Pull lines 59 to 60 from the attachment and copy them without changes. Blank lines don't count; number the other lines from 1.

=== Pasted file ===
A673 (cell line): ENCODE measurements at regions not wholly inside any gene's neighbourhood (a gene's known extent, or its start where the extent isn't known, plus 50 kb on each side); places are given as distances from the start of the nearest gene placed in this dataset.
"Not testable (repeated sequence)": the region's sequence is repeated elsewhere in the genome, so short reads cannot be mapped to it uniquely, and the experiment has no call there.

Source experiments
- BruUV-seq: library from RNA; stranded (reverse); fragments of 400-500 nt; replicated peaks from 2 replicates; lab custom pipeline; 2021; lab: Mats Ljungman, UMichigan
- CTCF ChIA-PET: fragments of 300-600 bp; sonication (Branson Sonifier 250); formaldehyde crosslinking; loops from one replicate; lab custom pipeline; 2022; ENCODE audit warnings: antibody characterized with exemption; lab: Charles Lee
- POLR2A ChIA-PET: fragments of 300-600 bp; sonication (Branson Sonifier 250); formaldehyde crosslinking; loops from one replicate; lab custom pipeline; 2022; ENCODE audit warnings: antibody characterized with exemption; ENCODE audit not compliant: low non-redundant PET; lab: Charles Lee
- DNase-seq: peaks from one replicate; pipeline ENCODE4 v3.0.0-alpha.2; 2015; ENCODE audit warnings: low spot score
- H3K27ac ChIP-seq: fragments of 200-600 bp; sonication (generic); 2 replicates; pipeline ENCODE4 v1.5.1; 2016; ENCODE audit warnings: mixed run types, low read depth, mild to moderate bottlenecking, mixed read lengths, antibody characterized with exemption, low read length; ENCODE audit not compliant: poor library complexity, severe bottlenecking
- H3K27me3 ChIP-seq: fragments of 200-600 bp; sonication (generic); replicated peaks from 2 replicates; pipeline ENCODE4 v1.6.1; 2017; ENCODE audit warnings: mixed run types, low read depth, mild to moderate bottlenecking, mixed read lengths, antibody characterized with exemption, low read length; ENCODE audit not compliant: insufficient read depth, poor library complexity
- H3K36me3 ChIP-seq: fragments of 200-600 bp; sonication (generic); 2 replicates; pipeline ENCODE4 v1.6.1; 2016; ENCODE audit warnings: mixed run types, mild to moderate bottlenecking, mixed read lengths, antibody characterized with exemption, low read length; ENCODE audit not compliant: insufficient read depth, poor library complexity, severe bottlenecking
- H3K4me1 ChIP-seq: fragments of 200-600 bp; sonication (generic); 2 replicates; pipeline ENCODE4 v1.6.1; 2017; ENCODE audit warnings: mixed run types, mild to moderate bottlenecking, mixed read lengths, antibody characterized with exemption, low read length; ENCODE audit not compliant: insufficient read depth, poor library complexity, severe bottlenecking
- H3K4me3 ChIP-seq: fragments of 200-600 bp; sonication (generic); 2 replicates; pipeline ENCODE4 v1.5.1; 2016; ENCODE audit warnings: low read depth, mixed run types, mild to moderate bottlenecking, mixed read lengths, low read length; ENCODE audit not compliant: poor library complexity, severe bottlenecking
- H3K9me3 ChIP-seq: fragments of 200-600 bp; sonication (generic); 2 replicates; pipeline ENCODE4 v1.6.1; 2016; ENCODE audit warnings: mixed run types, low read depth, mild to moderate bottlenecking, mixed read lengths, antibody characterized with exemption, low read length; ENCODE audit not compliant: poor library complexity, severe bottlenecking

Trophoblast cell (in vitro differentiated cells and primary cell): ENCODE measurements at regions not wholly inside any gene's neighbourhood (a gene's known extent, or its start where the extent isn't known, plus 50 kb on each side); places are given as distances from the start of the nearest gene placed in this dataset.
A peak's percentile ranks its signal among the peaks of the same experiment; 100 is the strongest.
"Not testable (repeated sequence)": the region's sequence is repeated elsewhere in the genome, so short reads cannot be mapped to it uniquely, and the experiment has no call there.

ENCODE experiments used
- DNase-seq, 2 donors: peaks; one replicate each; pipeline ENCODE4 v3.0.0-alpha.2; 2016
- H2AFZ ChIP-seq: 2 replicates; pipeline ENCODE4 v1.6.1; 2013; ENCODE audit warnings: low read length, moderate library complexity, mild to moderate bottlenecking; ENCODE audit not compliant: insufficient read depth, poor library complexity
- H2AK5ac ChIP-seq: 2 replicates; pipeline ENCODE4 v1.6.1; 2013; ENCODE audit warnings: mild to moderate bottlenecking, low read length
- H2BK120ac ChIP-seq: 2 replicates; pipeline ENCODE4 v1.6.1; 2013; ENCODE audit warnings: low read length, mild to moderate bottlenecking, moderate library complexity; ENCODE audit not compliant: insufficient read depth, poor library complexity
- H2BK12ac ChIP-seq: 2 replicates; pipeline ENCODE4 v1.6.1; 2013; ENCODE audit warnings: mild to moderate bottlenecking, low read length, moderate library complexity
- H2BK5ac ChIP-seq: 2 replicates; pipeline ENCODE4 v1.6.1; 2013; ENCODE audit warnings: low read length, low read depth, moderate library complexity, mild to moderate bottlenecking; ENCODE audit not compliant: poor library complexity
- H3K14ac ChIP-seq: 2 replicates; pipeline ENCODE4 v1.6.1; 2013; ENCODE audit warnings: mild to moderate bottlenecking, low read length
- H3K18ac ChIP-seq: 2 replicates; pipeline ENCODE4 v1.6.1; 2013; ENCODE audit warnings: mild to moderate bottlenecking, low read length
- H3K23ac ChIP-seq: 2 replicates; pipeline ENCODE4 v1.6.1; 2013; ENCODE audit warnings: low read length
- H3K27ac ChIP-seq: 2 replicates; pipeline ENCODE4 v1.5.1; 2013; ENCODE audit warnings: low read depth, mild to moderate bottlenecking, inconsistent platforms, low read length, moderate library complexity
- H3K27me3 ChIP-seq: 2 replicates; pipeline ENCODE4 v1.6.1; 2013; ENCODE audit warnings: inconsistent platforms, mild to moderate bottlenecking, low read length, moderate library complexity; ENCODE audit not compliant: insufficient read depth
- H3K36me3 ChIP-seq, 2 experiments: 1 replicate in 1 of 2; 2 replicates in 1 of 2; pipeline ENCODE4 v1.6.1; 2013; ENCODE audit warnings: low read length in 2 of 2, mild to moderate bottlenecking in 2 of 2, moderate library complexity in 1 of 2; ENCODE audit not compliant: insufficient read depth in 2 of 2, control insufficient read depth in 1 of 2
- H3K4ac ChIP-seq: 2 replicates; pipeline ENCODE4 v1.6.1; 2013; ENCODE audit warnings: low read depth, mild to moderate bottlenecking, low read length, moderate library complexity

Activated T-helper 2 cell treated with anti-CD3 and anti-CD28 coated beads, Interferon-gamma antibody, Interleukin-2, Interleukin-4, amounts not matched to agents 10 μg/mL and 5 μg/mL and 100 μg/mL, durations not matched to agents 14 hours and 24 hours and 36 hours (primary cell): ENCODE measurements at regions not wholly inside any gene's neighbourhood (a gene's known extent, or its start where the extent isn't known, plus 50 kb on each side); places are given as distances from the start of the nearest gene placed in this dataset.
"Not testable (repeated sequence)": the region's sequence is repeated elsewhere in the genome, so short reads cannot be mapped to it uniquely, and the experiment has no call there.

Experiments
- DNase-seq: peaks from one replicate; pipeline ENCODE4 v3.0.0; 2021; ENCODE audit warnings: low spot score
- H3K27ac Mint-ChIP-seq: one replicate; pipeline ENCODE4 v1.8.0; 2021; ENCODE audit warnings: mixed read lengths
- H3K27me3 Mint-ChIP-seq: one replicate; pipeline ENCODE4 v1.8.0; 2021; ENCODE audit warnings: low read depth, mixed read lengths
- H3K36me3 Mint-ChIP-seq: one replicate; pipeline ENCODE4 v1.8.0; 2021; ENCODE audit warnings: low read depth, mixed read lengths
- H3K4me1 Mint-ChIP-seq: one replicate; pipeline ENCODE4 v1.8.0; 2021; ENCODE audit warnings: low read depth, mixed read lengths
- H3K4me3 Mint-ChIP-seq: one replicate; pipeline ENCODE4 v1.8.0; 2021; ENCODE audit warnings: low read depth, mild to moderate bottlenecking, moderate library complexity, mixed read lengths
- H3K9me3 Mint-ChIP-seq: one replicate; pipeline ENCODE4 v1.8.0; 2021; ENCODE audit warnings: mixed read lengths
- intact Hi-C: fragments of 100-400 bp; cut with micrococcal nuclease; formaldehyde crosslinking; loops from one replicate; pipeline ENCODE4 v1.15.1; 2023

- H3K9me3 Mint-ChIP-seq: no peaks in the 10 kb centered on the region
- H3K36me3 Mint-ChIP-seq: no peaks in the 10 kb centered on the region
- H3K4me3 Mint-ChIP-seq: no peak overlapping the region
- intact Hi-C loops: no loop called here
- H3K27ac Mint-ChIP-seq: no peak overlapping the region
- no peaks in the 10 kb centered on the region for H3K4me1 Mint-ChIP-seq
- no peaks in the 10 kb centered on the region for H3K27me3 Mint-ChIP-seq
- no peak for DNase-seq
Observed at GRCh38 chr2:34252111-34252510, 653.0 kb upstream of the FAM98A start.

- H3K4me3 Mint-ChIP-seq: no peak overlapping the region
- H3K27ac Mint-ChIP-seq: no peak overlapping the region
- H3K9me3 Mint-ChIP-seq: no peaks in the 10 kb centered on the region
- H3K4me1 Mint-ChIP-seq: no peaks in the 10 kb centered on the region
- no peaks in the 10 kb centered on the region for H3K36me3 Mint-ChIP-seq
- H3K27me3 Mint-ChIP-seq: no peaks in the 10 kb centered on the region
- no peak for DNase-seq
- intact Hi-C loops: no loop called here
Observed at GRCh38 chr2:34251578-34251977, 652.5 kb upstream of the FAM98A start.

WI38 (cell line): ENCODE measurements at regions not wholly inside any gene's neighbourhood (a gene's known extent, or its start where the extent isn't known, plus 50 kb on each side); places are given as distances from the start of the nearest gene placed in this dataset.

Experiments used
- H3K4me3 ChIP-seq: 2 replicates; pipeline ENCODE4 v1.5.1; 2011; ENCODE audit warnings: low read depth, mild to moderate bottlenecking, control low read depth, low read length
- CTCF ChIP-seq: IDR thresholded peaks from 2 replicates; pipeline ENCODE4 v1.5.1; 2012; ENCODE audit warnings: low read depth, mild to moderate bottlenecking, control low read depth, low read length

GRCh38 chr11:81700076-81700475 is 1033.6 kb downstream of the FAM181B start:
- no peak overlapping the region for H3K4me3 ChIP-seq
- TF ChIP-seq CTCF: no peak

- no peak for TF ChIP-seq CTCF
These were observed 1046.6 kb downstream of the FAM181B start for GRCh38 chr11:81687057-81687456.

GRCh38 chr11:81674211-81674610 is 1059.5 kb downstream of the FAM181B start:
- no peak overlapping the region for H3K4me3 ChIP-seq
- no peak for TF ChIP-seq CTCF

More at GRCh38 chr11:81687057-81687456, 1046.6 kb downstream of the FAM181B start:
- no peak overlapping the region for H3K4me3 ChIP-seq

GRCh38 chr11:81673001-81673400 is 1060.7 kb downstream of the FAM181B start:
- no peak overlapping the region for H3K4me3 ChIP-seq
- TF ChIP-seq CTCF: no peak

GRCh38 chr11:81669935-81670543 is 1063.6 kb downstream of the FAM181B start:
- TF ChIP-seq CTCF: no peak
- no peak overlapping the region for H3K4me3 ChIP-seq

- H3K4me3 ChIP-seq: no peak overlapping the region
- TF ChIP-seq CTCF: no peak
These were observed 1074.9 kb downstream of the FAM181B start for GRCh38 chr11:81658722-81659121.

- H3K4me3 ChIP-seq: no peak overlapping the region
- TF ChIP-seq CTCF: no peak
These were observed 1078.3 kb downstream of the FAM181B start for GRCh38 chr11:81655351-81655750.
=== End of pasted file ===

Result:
Observed at GRCh38 chr2:34251578-34251977, 652.5 kb upstream of the FAM98A start.

WI38 (cell line): ENCODE measurements at regions not wholly inside any gene's neighbourhood (a gene's known extent, or its start where the extent isn't known, plus 50 kb on each side); places are given as distances from the start of the nearest gene placed in this dataset.